Is Obama’s Plan to Cut Charitable and Mortgage Deductions Really Stimulus?

The news is out. President Obama announced plans to cut the deductions for charitable contributions and mortgage interest incurred for Americans who earn more than $250,000 per year and raise the top tax bracket from 35% to 39.6%. I have some very sharp opinions about this proposal. For the sake of full disclosure, I voted for Obama but am a registered Republican. I vote issues and people, not along party lines. You might say I am socially liberal but fiscally conservative. That said, I have big problems with this proposal. Watch a CBS News Video about the plan here.

When I went to school to become a Certified Financial Planner Professional™, economics was one of the things they taught. Specifically, they discussed the role that taxes play within the government, how the Fed and IRS work, and how it is the job of the Executive Branch to drive an agenda through tax policy. Generally speaking, I believe Republicans perceive that adjusting taxes downward equals growth through increased investment, while Democrats view taxes as a way to redistribute wealth. While this is a simplistic way of looking at things, this is exactly the way I see the proposed tax changes that Obama introduced.

I believe that changes in tax policy direct our actions. For example, generally given the choice of withdrawing money from an IRA versus a taxable brokerage account, I would typically recommend that people first take from the taxable account because capital gains rates are typically lower than ones income tax rate that they would be subject to if withdrawing funds from the IRA account. The tax benefit drives the actions. Add a 10% penalty for an early withdrawal on top of an ordinary income tax rate, and the IRA quickly becomes the funding source of last resort. Taxes and penalties drive the behaviors of Americans. Good tax policy is meant to create healthy economies. That is exactly the opposite of what Obama’s proposal does.

Charities are struggling to keep their heads above water right now and the housing market has already gone under. The housing mess is the most pressing issue facing the economy in my view. While the government struggles to pay for all of the various “stimulus” packages, charities that provide essential services for the needy, the arts, and everything else are closing their doors in record numbers due to a combination of losses incurred from the stock market and lost donations from their donor base. In my opinion, the last thing the Obama administration should be doing is creating ANY disincentives away from charitable donations or from mortgage deductions. While some may say that this only impacts the wealthy, we all know how Wall Street has come to Main Street in the last year.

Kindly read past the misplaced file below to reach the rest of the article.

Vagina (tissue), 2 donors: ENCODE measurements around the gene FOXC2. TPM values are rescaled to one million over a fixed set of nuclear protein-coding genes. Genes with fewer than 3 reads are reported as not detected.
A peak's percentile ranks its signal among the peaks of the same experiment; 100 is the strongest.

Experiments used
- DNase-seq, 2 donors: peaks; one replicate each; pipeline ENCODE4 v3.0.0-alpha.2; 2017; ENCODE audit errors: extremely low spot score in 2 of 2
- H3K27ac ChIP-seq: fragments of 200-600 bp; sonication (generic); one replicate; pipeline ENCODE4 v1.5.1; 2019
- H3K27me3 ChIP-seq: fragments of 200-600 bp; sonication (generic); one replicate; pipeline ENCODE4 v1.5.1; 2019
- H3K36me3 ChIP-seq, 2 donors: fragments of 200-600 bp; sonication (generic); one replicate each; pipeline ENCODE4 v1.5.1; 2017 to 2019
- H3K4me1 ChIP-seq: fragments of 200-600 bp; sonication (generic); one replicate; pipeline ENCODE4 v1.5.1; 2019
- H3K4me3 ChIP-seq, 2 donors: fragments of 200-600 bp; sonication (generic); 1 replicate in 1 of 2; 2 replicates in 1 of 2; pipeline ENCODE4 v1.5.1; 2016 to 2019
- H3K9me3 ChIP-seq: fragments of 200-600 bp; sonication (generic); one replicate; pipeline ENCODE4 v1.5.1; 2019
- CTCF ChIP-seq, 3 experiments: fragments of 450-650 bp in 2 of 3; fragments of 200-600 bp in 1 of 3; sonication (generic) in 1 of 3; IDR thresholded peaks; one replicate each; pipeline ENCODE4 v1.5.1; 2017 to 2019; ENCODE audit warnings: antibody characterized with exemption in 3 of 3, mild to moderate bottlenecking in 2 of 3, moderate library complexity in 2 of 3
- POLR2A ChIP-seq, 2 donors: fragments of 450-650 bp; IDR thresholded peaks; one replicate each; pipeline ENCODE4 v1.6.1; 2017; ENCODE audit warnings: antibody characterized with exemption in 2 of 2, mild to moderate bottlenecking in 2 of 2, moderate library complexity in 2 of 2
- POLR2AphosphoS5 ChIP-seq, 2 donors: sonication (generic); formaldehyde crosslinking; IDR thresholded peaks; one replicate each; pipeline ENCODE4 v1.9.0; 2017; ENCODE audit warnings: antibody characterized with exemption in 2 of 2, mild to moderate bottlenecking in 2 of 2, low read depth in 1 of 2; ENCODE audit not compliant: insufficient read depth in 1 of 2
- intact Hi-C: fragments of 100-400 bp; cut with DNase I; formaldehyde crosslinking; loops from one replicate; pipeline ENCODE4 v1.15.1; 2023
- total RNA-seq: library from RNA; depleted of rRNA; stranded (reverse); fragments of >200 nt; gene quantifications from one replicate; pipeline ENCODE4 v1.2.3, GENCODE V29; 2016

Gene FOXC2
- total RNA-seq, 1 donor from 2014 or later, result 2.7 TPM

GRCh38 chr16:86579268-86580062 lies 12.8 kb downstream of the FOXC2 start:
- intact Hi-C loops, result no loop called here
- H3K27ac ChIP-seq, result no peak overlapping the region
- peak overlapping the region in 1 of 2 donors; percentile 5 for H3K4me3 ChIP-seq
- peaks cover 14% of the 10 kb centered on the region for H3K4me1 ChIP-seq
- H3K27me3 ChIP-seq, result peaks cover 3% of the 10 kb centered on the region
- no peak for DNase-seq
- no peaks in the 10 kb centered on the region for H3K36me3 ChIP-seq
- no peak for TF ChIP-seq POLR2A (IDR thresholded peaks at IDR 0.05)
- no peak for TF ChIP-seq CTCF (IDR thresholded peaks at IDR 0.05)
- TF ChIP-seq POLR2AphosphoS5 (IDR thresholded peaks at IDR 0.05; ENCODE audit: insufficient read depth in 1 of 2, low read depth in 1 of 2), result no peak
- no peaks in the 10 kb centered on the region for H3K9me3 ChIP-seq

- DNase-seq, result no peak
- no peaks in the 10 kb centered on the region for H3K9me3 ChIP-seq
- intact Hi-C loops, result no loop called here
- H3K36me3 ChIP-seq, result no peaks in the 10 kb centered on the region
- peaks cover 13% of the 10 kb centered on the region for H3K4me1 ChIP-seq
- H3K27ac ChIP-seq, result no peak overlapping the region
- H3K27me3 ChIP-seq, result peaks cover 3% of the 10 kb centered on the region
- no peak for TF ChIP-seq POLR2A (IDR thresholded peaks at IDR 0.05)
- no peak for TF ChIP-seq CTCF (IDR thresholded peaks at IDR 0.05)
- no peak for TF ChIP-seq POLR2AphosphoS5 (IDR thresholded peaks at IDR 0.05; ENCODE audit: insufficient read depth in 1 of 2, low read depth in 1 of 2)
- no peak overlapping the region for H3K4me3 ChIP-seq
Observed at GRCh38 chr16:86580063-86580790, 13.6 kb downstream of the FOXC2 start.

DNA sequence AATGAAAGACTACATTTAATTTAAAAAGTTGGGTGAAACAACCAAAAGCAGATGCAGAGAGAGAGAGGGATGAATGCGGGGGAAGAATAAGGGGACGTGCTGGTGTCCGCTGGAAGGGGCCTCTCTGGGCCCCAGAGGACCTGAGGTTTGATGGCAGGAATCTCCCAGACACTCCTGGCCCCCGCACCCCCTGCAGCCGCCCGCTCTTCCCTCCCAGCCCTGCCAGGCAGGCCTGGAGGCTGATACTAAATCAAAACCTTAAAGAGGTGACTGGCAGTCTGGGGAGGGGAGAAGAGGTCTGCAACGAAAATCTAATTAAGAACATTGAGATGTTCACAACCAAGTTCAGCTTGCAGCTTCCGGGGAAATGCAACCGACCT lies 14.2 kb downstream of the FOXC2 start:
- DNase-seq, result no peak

Mr. President, you should be INCREASING the mortgage and charitable deductions to INCENT people into these areas, not reducing them. Rich, poor, it doesn’t matter because while these initiatives may not take effect for some time, perception is reality when it comes to human assumptions. The dire economic situation that the nonprofit and real estate sectors face need all the help they can get in order to be put back on a more solid footing. I believe in the end, these moves do nothing but exacerbate an already bad situation in two of the areas that now require the most help.

Traditionally, charitable contributions have served as a great way to reduce taxes and everyone won. Charities provided services that the government wasn’t as good at providing, Americans got a tax deduction for funding them, and the government didnt’ have to do that job. Everyone won. By changing this balance now with charities struggling already, this will mean less donations, force charities to close due to ANOTHER financial setback caused by poor government policy, and put the onus of providing the services that these charities provided, squarely back on the government’s shoulders. This sounds like a very Democratic thing to do from a fiscal standpoint. As a fiscally conservative Republican, I fear the consequences this will have on the system at a time of such economic distress. There are lots of things I don’t agree with in the Republican party (like energy and environmental policies for one), but when it comes to this proposal, I would never side with the Democrats on this. It stinks.

Last year, I wrote a review of  a terrific book called  “Who Really Cares?”, about the giving habits of Americans, and specifically, Republicans versus Democrats. Since we are on the subject. It might be a good refresher for those thinking about cutting areas that impact giving. It was a great book that anyone interested in this subject should read.